Request an appointment
Mission, Vision, Core Values
Request An Appointment
Share Your Story
Foot and Ankle Surgery
Hand & Upper Extremities
Joint Replacement Center
Spine Center of Excellence
Sports Medicine Institute
Work Injury Center
News & Events
Terms & Conditions
Page Not Found
Dr. Dunne and USA Hockey
Back To News
August 02, 2017
Dr. Laura M. Dunne
Sports Medicine Institute
recently came back from her yearly involvement with
USA Hockey’s Sled Hockey Camp in Buffalo, NY. For the past 10 years, Dr. Dunne has served as the team physician for USA Hockey’s Sled Hockey Camp. The team is coached by current gold medal winning Paralympians as well as other USA Hockey officials. The goal of this yearly developmental camp is to ultimately form the next set of Paralympians. After being involved for ten years, Dr. Dunne has seen the level of play improve significantly as sled hockey increases in popularity and competitiveness.
About Sled Hockey
Sled hockey, also known as sledge hockey, is a variation of ice hockey that was designed to allow participants that have a physical disability to enjoy the sport of hockey. Invented in 1960, sled hockey follows most ice hockey rules, but with modified equipment. Players sit in specially designed sleds that sit on top of two hockey skate blades. Two sticks are used by each player, and the sticks have metal picks to allow players to propel themselves. Sled hockey provides opportunities for many types of disabilities and is one of the most popular events in the Winter Paralympic Games – the next set of Paralympians will take part in the Winter Paralympic Games in 2018 in South Korea.
Q & A with Dr. Dunne:
What kind of injuries do you typically treat at development camp?
“Every year brings new medical issues, but typical injuries range from rotator cuff tendinitis, to the never-ending skin injuries. Cuts from picks and hand blisters from the sticks and wheelchairs are very common. This year was dominated by the need for my family medicine skills as opposed to my sports medicine background. A lot of players had bouts with gastroenteritis during this year’s camp, but we were able to make sure they were all hydrated and in shape for trial for the national team.”
How did this year differ from past years?
“I continued to build upon the intake visits that I began last year. The intake visits allowed me to get to know the athletes and their unique disability before the action started and they needed medical attention. The intake visits
include basic health history, and this year I added a workout history to see what each athlete was doing to prepare and stay in shape. There were those that trained hockey and just hockey and those that recently completed a triathlon or a Warrior Dash – so much variety! Like in my practice at OAA, having an understanding of the athletes’ health and workout histories allow me to provide better care.”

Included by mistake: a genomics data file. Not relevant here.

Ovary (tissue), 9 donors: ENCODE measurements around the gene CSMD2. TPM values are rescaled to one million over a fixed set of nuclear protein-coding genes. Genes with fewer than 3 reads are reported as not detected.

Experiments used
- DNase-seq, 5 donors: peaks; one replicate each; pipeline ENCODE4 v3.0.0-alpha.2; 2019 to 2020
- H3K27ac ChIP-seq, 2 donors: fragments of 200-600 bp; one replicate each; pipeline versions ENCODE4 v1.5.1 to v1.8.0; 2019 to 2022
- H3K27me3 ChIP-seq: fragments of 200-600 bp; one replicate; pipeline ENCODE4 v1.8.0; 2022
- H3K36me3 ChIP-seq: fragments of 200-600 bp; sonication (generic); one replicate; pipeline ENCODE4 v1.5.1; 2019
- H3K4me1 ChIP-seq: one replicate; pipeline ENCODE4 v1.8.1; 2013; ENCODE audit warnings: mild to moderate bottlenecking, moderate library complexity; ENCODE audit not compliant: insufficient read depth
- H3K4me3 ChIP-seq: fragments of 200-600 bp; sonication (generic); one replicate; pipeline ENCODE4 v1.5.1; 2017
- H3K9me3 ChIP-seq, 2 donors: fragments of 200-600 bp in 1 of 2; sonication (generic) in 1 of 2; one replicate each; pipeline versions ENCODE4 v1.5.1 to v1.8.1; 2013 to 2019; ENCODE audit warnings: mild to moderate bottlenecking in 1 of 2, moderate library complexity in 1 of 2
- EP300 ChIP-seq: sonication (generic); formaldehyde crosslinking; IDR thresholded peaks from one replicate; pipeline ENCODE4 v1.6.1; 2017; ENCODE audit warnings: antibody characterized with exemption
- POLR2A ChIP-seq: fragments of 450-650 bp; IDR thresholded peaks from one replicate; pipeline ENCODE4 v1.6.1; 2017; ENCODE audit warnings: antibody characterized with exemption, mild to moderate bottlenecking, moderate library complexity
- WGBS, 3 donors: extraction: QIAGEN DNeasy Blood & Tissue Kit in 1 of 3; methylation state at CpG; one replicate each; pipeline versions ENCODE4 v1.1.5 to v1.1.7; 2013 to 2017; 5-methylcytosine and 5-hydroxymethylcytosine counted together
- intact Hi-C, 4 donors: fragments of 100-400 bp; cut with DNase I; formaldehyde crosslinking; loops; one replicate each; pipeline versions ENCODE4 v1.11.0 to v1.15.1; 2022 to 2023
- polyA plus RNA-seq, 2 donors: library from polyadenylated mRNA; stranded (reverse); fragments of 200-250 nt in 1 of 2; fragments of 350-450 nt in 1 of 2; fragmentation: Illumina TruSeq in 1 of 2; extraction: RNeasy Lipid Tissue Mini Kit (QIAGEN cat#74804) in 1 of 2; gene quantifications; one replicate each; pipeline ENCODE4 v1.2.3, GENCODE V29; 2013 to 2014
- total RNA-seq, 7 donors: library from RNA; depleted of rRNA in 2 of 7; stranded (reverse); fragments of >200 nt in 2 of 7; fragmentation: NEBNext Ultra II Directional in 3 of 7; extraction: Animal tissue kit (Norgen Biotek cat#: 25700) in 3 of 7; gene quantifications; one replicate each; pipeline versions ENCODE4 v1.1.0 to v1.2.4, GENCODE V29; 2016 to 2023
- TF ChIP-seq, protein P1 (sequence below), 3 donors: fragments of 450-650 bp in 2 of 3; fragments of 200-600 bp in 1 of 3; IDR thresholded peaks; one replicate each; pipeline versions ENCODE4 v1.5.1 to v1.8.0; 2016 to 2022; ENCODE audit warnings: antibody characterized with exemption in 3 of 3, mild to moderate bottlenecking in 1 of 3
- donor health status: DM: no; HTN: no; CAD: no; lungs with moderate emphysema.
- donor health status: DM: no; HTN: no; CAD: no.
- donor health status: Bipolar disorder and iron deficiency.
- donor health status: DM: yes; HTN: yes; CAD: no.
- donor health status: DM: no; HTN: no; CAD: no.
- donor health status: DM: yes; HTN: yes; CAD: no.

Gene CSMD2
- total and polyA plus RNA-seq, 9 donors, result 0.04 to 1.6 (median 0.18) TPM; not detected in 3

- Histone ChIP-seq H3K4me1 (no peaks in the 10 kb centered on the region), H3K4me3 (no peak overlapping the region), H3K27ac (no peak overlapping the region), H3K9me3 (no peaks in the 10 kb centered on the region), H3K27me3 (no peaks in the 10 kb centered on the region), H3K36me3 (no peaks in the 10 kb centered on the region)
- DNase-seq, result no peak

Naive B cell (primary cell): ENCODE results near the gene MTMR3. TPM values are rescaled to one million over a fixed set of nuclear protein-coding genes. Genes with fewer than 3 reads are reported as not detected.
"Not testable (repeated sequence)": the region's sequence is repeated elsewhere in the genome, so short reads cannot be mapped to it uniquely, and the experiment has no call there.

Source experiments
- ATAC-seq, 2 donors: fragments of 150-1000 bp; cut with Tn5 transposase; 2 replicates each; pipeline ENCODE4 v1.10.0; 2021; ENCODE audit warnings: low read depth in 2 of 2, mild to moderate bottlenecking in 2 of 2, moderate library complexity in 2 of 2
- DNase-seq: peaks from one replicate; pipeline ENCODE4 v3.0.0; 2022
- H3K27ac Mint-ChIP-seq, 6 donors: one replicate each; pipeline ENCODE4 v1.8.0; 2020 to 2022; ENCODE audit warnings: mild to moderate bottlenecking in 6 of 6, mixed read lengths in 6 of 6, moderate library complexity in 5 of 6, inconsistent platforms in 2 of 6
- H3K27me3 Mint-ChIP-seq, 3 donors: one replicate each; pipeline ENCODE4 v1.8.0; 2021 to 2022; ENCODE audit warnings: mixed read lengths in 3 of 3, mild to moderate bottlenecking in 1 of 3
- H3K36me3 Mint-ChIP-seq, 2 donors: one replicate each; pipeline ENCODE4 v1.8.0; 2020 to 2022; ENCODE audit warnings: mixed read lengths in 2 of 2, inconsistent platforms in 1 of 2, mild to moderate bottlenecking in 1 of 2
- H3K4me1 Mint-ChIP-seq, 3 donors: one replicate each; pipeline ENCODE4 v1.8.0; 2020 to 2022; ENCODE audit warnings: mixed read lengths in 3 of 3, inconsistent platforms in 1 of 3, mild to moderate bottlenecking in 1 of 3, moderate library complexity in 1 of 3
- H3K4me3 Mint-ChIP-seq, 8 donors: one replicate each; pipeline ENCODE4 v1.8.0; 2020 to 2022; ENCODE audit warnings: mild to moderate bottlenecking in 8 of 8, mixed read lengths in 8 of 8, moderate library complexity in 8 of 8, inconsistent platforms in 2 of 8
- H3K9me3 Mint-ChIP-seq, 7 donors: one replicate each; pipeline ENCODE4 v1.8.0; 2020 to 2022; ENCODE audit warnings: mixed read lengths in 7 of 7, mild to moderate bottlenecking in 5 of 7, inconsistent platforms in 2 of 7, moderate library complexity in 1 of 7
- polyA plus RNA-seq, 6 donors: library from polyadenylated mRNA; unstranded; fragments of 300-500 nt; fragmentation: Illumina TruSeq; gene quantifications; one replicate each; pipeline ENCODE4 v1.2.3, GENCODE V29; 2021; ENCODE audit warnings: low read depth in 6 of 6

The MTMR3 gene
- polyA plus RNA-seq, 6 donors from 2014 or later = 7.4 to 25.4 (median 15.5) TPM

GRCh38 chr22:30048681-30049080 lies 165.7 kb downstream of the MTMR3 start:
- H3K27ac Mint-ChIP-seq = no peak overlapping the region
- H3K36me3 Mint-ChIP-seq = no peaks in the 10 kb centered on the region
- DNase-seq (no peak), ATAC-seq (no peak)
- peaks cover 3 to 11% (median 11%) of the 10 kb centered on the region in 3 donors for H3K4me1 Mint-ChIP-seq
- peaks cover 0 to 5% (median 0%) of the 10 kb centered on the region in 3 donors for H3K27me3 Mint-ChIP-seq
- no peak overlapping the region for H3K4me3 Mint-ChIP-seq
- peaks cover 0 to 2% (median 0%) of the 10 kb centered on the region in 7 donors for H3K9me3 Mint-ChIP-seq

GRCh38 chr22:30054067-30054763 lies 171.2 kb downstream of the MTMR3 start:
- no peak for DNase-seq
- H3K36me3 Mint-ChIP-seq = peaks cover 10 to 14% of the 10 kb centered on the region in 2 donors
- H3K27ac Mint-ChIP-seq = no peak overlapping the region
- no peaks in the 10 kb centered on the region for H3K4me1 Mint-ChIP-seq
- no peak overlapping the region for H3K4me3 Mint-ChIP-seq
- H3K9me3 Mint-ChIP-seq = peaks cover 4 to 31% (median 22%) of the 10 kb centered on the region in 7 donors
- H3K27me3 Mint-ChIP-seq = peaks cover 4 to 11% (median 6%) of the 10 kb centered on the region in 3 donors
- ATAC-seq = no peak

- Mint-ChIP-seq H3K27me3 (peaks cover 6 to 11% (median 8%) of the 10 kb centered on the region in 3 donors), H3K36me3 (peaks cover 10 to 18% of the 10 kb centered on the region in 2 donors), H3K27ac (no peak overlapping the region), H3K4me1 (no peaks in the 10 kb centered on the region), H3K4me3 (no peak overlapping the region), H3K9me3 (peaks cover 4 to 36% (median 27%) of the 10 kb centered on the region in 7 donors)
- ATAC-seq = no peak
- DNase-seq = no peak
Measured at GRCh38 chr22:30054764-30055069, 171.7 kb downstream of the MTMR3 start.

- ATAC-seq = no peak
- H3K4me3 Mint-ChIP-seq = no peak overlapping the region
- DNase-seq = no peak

“As far as the difference in the camp, as each year passes, the athletes get better. After ten years, the current skill level has progressed immensely and it is truly amazing to watch. I used to be around just in case they needed me. Now, I am on the bench during the entire game because the medical coverage requires that level of attention.”
Why do you enjoy being involved with USA Hockey?
“The opportunity to watch and help the best athletes in their sport! It is such a privilege to be a part of. These athletes are literally the best in the world, and it takes a lot to get there and even more to stay there. It’s also great to see involvement from the national hockey players and coaches at the camp. I could really go on and on, but to sit in the USA Hockey pride lecture and hear stories and motivation from players that have already won gold medals, or to see players who lost a limb serving our country now serving in a different capacity… it just can’t be put into words. The smiles, the hard work, the pranks, the friendship, the teamwork; this and so much more makes it a great experience that I am honored to be a part of.”
Dr. Dunne is a primary care sports medicine physician working at OAA Orthopaedic Specialists since 2003. An athlete herself, Dr. Dunne enjoys promoting healthier lifestyles, providing injury prevention tips, and caring for athletes and patients of all skill levels and abilities. Dr. Dunne looks forward to her continued involvement with USA Hockey in the future.
Interested in seeing more photos from camp? Watch this: